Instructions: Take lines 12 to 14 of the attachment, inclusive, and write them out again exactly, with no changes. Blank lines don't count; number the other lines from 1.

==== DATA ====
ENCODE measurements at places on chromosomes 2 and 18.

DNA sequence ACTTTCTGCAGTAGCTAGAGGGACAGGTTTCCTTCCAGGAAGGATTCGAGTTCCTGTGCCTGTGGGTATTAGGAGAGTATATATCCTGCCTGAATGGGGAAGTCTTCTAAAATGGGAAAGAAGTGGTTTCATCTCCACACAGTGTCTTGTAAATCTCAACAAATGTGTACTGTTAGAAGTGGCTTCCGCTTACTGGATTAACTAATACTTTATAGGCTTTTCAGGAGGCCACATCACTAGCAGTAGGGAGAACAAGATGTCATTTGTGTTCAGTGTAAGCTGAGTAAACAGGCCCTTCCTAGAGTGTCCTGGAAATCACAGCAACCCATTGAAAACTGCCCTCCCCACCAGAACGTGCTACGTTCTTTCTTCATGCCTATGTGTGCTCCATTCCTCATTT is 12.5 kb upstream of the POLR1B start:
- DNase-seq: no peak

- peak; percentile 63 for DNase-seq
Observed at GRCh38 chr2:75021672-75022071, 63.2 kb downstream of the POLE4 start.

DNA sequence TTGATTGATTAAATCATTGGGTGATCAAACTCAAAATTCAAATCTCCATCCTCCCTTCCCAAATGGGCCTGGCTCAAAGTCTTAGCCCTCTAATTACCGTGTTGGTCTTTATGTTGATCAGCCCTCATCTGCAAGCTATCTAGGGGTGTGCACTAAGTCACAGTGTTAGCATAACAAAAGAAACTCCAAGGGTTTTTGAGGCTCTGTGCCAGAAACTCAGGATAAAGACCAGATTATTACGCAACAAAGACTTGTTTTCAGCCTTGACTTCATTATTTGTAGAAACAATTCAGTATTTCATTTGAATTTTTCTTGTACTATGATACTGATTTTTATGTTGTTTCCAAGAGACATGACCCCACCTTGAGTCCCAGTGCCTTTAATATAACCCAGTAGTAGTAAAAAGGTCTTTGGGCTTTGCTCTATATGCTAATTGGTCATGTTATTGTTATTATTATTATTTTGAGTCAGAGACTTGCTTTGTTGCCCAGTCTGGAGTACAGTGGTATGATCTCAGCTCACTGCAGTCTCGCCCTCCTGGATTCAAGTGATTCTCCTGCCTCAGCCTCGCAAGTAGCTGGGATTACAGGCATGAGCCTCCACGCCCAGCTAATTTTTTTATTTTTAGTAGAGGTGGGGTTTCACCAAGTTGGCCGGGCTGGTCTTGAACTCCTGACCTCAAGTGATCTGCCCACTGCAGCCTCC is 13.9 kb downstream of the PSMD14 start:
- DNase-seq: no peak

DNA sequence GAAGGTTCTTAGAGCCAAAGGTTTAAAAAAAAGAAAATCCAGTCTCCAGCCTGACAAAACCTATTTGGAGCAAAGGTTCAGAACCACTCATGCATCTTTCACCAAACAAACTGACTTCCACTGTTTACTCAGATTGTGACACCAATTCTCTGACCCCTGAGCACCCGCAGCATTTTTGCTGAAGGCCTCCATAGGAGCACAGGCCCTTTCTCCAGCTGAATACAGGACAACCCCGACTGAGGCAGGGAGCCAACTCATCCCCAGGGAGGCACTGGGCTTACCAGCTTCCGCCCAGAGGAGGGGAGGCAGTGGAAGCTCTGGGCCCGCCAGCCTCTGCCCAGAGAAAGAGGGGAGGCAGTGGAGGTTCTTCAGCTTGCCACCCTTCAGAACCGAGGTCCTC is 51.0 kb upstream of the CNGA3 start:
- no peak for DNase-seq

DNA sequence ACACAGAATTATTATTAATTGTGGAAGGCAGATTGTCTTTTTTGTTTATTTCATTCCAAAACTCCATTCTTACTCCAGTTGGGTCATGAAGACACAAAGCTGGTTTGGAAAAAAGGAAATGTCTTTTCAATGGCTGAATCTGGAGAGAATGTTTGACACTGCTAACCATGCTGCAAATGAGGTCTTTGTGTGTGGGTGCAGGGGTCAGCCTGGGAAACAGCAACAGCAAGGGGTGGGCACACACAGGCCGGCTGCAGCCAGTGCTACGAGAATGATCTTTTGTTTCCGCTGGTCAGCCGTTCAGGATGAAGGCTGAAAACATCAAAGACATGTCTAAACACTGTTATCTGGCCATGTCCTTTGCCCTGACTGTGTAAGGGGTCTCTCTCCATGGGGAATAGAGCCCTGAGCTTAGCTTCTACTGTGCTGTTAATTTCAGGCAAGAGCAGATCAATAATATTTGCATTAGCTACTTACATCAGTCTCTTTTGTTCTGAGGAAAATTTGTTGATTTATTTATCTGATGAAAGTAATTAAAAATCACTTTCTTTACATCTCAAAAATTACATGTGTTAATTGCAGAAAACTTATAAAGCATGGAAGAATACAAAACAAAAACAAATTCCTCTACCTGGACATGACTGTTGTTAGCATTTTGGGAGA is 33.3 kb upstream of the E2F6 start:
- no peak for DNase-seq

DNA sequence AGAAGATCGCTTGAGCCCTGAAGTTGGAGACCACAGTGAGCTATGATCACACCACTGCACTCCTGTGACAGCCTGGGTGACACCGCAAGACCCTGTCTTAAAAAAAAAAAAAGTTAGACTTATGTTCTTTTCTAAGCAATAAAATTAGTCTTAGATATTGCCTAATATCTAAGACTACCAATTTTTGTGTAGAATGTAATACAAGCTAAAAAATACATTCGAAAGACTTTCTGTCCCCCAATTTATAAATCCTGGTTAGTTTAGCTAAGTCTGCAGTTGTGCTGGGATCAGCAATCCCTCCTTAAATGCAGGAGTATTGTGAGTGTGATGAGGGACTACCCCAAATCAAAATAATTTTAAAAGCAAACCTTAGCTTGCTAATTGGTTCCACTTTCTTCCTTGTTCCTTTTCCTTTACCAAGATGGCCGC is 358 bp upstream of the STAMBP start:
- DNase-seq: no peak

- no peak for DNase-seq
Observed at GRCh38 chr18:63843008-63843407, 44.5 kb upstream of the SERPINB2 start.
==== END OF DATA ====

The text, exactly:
DNA sequence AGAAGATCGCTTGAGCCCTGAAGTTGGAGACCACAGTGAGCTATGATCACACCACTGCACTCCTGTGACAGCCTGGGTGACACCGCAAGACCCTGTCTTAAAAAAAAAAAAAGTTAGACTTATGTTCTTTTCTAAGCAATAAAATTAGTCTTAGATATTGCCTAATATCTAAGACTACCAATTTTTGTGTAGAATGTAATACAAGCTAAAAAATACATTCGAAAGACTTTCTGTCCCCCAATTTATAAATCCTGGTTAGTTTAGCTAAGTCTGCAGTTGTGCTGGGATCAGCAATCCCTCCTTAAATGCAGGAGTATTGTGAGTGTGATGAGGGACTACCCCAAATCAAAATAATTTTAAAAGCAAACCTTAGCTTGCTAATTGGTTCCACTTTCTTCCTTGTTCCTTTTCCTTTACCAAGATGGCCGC is 358 bp upstream of the STAMBP start:
- DNase-seq: no peak

- no peak for DNase-seq